The Legacy of Wargames
Even today, Dungeons & Dragons is still the most famous role-playing game in the world. It was also the very first one. It was designed in two stages. To begin with, it owes a lot to wargames, strategy games that simulate warfare and that achieved a certain popularity in the United States and the United Kingdom in the 1950s. Most versions of that kind of game were based on relatively contemporary conflicts (the American Civil War, World War II, etc.). Then in 1971, Gary Gygax decided to create a wargame set in the Middle Ages: Chainmail. He included a “fantasy supplement” to the rules that enabled simulated fighting between heroes and fantasy monsters that were largely inspired by J.R.R. Tolkien’s work. That decision was undoubtedly motivated by how popular The Lord of the Rings and Robert Howard’s Conan were with American youth at that time.
Another game designer, Dave Arneson, brought an extra dimension to Chainmail. He decided to connect multiple wargame sessions by placing them inside the fantasy world of Blackmoor, which players had to interact with. From then on, participants could collaborate with each other inside an imaginary world that was not imposed by an author. A short time later, in 1974, Arneson and Gygax produced a whole new game reprising the concept: Dungeons & Dragons. The rest, as they say, was history.
A Global Cultural Reference
Dungeons & Dragons’ influence is enormous. It has been rereleased in several versions (five, to date) and has been given dozens of different fantasy settings that have attracted millions of players.
Other role-playing games soon jumped on the bandwagon (most notably RuneQuest, as early as 1978), but even today, fantasy is the sector’s preferred genre. The Gygax/Arneson tandem’s creation also had an impact on the nascent video-game industry , inspiring dnd (1975) and Akalabeth: World of Doom (1979) by Richard Garriott, who went on to launch the Ultima series.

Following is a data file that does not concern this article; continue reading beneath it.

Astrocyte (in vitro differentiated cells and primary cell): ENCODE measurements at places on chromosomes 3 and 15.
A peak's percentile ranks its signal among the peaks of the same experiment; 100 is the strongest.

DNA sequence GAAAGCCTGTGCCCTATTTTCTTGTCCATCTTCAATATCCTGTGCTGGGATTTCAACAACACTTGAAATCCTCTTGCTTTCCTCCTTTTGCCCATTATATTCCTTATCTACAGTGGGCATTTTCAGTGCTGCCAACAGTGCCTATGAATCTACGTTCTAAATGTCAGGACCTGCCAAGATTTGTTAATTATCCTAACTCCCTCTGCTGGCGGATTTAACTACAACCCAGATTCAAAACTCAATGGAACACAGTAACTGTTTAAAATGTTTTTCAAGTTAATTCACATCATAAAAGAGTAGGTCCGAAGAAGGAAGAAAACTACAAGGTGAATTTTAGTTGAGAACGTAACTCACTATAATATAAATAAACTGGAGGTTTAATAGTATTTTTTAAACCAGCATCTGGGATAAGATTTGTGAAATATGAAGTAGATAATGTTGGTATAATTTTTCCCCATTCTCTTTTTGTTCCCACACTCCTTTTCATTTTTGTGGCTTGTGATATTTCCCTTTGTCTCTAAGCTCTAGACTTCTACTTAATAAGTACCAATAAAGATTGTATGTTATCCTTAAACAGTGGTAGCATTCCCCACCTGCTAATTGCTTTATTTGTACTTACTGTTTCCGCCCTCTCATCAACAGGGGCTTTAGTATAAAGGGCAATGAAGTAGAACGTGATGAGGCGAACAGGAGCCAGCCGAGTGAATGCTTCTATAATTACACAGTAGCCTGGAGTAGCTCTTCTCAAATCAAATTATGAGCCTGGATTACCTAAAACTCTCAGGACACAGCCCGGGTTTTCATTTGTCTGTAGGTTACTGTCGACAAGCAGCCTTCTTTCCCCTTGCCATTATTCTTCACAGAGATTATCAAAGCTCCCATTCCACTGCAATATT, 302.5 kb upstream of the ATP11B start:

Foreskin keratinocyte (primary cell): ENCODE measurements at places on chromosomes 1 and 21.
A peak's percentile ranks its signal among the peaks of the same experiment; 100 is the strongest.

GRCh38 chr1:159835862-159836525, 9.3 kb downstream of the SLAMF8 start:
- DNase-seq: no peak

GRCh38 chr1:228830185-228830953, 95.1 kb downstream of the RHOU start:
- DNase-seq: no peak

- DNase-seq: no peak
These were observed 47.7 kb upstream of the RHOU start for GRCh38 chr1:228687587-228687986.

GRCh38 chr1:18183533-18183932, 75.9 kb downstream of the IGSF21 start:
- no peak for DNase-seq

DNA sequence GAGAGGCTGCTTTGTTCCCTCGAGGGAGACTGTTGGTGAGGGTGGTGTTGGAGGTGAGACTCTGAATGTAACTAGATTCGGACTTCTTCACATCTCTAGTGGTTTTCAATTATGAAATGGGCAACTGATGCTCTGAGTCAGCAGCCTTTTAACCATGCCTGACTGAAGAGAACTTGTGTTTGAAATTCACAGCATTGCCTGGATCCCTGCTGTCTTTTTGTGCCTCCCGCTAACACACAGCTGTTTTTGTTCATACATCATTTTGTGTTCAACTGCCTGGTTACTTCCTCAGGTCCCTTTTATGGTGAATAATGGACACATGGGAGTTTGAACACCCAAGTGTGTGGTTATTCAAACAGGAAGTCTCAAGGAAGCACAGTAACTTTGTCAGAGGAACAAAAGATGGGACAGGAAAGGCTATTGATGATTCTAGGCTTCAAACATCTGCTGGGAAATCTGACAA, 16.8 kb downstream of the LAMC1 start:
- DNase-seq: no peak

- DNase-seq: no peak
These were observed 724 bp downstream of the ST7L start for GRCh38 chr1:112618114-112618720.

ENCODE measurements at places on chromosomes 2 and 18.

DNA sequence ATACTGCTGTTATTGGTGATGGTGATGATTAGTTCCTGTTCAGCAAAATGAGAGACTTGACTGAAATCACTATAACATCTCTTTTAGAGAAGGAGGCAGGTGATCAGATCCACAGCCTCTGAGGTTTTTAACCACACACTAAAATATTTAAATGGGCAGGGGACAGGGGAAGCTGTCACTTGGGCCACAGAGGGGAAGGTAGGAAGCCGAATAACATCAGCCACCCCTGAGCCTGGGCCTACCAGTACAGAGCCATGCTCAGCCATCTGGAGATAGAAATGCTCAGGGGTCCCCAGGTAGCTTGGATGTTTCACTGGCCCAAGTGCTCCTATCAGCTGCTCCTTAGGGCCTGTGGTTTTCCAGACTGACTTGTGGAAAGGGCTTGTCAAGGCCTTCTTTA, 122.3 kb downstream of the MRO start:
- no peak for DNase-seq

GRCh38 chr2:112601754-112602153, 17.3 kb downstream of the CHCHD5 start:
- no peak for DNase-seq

Finally, it also inspired all sorts of other cultural products, including illustrations (particularly for the game covers), novels (many authors, like Jean-Philippe Jaworski, started out as role-playing game designers), cartoons (Dungeons & Dragons, 1983), and comic books and manga, as well as parodies (The Dungeon of Naheulbeuk, since 2001).
Like computer technology, the game quickly became identified with a new social stereotype: geeks, brainy people with lots of degrees who gave rise to several fictional characters. Dungeons & Dragons began cropping up in myriad films and TV shows, from E.T., The Extra-Terrestrial (1982) to The Big Bang Theory (2007-2019).
Since the 2000s, Dungeons & Dragons has fuelled a culture of nostalgia. Players have been trying to recreate – particularly through the retro-clone phenomenon, which spoofs Gygax and Arneson’s style – the earliest editions of the game. Once again, as in Tolkien’s work, fantasy worlds have become associated with the ideas of lost youth and the ineluctable passing of time.